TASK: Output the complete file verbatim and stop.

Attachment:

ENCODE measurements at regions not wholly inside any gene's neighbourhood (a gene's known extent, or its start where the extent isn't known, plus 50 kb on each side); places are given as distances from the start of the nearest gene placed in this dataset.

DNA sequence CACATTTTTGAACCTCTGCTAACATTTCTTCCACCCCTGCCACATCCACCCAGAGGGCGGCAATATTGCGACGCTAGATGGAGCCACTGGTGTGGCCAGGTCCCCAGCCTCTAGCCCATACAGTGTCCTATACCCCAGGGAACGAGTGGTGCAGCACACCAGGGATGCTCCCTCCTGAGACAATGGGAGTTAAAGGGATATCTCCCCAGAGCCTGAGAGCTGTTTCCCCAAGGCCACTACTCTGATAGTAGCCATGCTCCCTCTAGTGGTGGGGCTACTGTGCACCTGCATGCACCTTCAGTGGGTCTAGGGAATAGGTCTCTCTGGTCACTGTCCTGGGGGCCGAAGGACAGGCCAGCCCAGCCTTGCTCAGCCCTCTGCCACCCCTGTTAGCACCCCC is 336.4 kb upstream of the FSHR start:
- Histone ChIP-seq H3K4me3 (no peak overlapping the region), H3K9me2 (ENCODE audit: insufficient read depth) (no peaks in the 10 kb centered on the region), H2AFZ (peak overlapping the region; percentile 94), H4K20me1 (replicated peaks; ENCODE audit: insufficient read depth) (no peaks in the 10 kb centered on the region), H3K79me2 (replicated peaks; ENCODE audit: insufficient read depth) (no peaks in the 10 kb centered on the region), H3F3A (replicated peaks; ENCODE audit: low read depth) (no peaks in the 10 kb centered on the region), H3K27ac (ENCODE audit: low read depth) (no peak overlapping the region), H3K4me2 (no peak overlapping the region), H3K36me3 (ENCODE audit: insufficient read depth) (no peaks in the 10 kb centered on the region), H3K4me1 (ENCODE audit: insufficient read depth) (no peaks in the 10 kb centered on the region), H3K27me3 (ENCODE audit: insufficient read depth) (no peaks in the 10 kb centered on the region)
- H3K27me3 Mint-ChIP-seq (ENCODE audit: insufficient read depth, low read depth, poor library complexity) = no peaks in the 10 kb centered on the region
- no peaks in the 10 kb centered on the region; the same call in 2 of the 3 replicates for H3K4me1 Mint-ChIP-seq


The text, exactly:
ENCODE measurements at regions not wholly inside any gene's neighbourhood (a gene's known extent, or its start where the extent isn't known, plus 50 kb on each side); places are given as distances from the start of the nearest gene placed in this dataset.

DNA sequence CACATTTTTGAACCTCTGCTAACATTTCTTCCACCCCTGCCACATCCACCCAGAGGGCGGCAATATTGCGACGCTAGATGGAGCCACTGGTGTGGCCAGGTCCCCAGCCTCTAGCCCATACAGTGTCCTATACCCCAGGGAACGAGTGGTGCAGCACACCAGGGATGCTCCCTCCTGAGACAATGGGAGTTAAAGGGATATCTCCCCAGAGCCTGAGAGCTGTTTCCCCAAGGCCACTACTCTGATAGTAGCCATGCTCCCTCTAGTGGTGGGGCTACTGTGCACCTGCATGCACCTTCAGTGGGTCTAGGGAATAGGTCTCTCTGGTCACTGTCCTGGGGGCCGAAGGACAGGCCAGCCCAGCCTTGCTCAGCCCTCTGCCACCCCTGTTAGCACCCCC is 336.4 kb upstream of the FSHR start:
- Histone ChIP-seq H3K4me3 (no peak overlapping the region), H3K9me2 (ENCODE audit: insufficient read depth) (no peaks in the 10 kb centered on the region), H2AFZ (peak overlapping the region; percentile 94), H4K20me1 (replicated peaks; ENCODE audit: insufficient read depth) (no peaks in the 10 kb centered on the region), H3K79me2 (replicated peaks; ENCODE audit: insufficient read depth) (no peaks in the 10 kb centered on the region), H3F3A (replicated peaks; ENCODE audit: low read depth) (no peaks in the 10 kb centered on the region), H3K27ac (ENCODE audit: low read depth) (no peak overlapping the region), H3K4me2 (no peak overlapping the region), H3K36me3 (ENCODE audit: insufficient read depth) (no peaks in the 10 kb centered on the region), H3K4me1 (ENCODE audit: insufficient read depth) (no peaks in the 10 kb centered on the region), H3K27me3 (ENCODE audit: insufficient read depth) (no peaks in the 10 kb centered on the region)
- H3K27me3 Mint-ChIP-seq (ENCODE audit: insufficient read depth, low read depth, poor library complexity) = no peaks in the 10 kb centered on the region
- no peaks in the 10 kb centered on the region; the same call in 2 of the 3 replicates for H3K4me1 Mint-ChIP-seq